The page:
railing 4-2 on aggregate going into the last 45 minutes of his Champions League Round of 16 clash against Juventus, you couldn’t help but think that karma had caught up with Bayern Munich manager Pep Guardiola.
The sleek and urbane Catalan, credited as the visionary behind Barcelona’s mesmerizing close passing style, was appointed boss of the Bavarian giants in 2013 with a difficult mandate: build on the success of the retiring Jupp Heynckes, who had the previous season won the treble of Champions League, German league, and German cup.
After successive seasons of imperious Bundesliga dominance dampened by humiliation in the Champions League semifinals, Pep announced in December 2015 — less than halfway through the current season — that he would leave Bayern at the end of the season to seek a new challenge in the Premier League. In February, after a month of speculation linking him to Manchester City, Manchester United, and Chelsea, it was announced that he’d join Manchester City in the summer.
Even before Guardiola stared down the barrel of yet another Champions League defeat this March — one in which his tactics would once again be questioned — it wasn’t difficult to question the merits of Pep’s move and, especially, it’s timing.
In Bayern Munich and Manchester City, you have two of the world’s five richest clubs according to Forbes. In the middle of the season, with both clubs still very much in contention for domestic and continental honors, came an announcement that threatened to torpedo both campaigns.
Pep’s sudden availability was so momentous — to himself included — that in January, he issued a general apology to Premier League managers whose jobs would be put under pressure by his announcement. Since then, Manchester City’s Premier League campaign has capsized.
The great irony in Manchester City’s downward spiral is that the team is now struggling to hold onto the Premier League’s fourth place, the all-important guarantor of Champions League participation next season. There’s a real risk that Pep’s disruptive announcement could cost him and his future employers — the sheikhs of Abu Dhabi — the trophy they covet most.
Bayern ultimately escaped Juventus by their skin of its teeth, thanks to a very un-Guardiola-esque second half that featured cross after cross. All the while, the wantaway manager gesticulated theatrically in his technical area. Guardiola is no doubt an intense character, but his recent actions make it difficult for some to separate the genius from the disingenuous.
The modern manager is expected to make the best of the squad at his disposal, to uphold and promote the principles of the club, and — when blessed with “his” type of players — to trumpet his own tactical philosophy and brand.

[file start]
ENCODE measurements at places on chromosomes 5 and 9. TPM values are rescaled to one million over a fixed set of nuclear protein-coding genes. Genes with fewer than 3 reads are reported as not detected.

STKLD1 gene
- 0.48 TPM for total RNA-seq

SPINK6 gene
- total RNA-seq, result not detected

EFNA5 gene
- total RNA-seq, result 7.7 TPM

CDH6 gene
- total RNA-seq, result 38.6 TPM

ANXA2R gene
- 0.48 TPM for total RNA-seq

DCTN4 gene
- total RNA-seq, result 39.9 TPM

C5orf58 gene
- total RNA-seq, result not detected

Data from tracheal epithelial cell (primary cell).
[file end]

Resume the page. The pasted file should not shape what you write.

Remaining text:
Why would Manchester City be so eager to land Guardiola given his uneven Champions League record at Bayern? It’s no secret that clubs are increasingly brand-oriented, and of all clubs, it’s arguable that Manchester City is striving the most unabashedly to become the Starbucks of global club football. With his distinctive playing philosophy and personal style, Guardiola is part manager, part brand ambassador.
While there’s always been intrigue over managerial firings and hirings, the incredible turbulence of this year’s Premier League — where the traditional big four teams have so far categorically failed to live up to expectation, with knock-on effects throughout Europe — has exposed the folly of the modern manager. While Guardiola has succeeded — albeit clumsily — to rise to the top, the managerial rat race has claimed a host of high profile victims and left a rich wake of comic relief and contradictions.
At Chelsea, Jose Mourinho, fabled psychological motivator, watched his results and job disappear as rumors swirled that his tough love methods had caused a player-led insurrection. It was also believed, understandably, that his public excommunication of a female trainer for incorrectly tending to an injured player rubbed some at the club the wrong way.
The controversy didn’t stop Mourinho from emerging as hot favorite to become Manchester United manager next season. That is, if he is willing to embrace the club’s ethos of promoting youth players within the famous United academy, something he has virtually ignored at his previous clubs.
Mixing in younger players is just about the only thing Louis Van Gaal has done right in two seasons at Manchester United, his shortcomings opening the door for the likes of Mourinho. Known as a disciplinarian, Van Gaal was supposed to be the proven hand whose continental pedigree would restore glory at Old Trafford.
That has not worked. Managers are not miracle drugs. They are high-profile chess pieces whose genius is always a few losses from the latest dispute.